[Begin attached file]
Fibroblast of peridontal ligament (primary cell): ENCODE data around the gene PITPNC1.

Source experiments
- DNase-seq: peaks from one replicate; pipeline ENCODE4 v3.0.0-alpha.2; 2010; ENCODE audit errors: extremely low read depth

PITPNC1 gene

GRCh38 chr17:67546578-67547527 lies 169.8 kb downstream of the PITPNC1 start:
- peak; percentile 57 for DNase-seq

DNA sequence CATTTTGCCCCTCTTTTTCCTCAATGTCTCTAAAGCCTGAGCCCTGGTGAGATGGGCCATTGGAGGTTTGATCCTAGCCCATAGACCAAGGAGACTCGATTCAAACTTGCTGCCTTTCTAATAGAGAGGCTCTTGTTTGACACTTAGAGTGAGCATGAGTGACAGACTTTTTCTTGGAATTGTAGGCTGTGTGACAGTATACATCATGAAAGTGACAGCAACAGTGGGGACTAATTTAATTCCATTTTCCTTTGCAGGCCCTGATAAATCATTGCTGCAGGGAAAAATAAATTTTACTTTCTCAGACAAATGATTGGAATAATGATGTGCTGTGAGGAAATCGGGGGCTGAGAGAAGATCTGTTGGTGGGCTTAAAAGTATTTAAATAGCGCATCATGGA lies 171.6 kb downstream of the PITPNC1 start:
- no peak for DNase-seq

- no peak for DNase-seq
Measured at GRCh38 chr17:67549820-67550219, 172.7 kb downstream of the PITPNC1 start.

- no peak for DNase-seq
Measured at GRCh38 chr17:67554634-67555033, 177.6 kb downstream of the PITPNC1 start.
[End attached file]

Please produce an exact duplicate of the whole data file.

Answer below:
Fibroblast of peridontal ligament (primary cell): ENCODE data around the gene PITPNC1.

Source experiments
- DNase-seq: peaks from one replicate; pipeline ENCODE4 v3.0.0-alpha.2; 2010; ENCODE audit errors: extremely low read depth

PITPNC1 gene

GRCh38 chr17:67546578-67547527 lies 169.8 kb downstream of the PITPNC1 start:
- peak; percentile 57 for DNase-seq

DNA sequence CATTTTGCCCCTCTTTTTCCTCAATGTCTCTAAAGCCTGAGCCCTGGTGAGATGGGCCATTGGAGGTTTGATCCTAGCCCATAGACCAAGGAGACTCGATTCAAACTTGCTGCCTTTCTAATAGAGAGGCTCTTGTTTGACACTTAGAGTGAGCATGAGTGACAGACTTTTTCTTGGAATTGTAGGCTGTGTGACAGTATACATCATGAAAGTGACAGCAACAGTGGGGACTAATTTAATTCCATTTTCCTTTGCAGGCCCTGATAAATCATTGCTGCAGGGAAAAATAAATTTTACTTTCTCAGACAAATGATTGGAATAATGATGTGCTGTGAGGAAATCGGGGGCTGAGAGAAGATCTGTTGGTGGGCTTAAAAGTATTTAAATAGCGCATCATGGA lies 171.6 kb downstream of the PITPNC1 start:
- no peak for DNase-seq

- no peak for DNase-seq
Measured at GRCh38 chr17:67549820-67550219, 172.7 kb downstream of the PITPNC1 start.

- no peak for DNase-seq
Measured at GRCh38 chr17:67554634-67555033, 177.6 kb downstream of the PITPNC1 start.